I take the Salt Lake City Tribune, and I’ve been following this news of budget cuts to cover our state’s shortfall. Notably (and not particularly surprising here in Utah), public education is getting the ax. Republicans in the legislature want to cut overall state funding by 15% — a large part of it will be higher education. (That’s quite a bit — especially considering the programs we all know Utah GOP is most likely to deny). Normally, I’d be all for this show of frugality, but the truth is that it’s kind of silly, considering that Utah has a very nice Rainy Day Fund — with $414 million. Additionally, there’s a pretty well funded (nearly $1 billion) in the trust that helps fund education. The Republican lawmakers in the great state of Utah apparently think that the economic tsunami we are facing doesn’t warrant rainy day funds.
This has me puzzled.
We have an emergency fund here at home. When one of my clients is late paying me, or if Josh ends up taking sick days and doesn’t get his hours in, or if some big unexpected repair needs to be made, we dip into the emergency fund. This bridges the gap. When our finances return to normal, we build the fund back up. It’s what makes sense in personal finances — and it’s what makes sense for state finances.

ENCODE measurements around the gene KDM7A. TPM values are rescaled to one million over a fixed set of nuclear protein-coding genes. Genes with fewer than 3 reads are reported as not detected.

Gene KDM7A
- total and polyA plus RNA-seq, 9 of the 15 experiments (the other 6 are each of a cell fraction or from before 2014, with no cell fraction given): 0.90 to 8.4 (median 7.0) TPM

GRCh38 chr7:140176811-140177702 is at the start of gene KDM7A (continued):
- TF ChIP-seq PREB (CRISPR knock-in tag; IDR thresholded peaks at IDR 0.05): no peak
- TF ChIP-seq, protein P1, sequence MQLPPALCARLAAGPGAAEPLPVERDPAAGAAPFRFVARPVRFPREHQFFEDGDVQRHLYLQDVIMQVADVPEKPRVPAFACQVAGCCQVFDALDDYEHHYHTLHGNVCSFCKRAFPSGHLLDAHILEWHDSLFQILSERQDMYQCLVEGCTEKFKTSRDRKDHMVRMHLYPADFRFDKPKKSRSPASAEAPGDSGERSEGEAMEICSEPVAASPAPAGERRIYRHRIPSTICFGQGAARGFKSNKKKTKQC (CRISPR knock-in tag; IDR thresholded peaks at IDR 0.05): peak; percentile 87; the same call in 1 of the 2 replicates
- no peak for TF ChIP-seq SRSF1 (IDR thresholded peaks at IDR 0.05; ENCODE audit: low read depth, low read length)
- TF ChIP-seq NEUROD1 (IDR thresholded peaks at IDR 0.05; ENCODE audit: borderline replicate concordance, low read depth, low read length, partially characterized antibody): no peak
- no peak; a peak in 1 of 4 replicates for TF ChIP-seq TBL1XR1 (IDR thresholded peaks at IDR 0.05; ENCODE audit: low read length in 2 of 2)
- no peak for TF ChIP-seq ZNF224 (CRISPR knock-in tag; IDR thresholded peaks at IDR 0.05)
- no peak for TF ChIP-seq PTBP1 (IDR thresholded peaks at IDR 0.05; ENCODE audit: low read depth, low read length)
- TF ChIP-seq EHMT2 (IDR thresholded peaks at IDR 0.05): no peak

The Democrats in the legislature and the Republican governor want to cut some spending as well (by 7%) and then cover the rest of shortfall with the Rainy Day Fund. This makes sense. It emphasizes frugality while at the same time not being so frugal that it jeopardizes some of our priorities down the road. Unfortunately, the super majority the GOP enjoys in the legislature means that the imprudent course will likely be followed in this matter.
There’s nothing wrong with using the Rainy Day Fund. It’s what it’s there for.